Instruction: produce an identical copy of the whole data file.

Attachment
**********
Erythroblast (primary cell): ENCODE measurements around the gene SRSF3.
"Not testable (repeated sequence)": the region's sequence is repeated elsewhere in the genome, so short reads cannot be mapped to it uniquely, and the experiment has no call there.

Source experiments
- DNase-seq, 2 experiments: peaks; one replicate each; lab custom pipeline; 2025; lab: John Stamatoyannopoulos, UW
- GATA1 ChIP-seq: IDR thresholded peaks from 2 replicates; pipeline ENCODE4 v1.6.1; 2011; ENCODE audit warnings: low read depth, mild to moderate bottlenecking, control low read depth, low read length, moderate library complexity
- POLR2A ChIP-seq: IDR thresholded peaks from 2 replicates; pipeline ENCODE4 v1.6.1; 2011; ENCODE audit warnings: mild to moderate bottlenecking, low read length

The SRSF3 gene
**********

Erythroblast (primary cell): ENCODE measurements around the gene SRSF3.
"Not testable (repeated sequence)": the region's sequence is repeated elsewhere in the genome, so short reads cannot be mapped to it uniquely, and the experiment has no call there.

Source experiments
- DNase-seq, 2 experiments: peaks; one replicate each; lab custom pipeline; 2025; lab: John Stamatoyannopoulos, UW
- GATA1 ChIP-seq: IDR thresholded peaks from 2 replicates; pipeline ENCODE4 v1.6.1; 2011; ENCODE audit warnings: low read depth, mild to moderate bottlenecking, control low read depth, low read length, moderate library complexity
- POLR2A ChIP-seq: IDR thresholded peaks from 2 replicates; pipeline ENCODE4 v1.6.1; 2011; ENCODE audit warnings: mild to moderate bottlenecking, low read length

The SRSF3 gene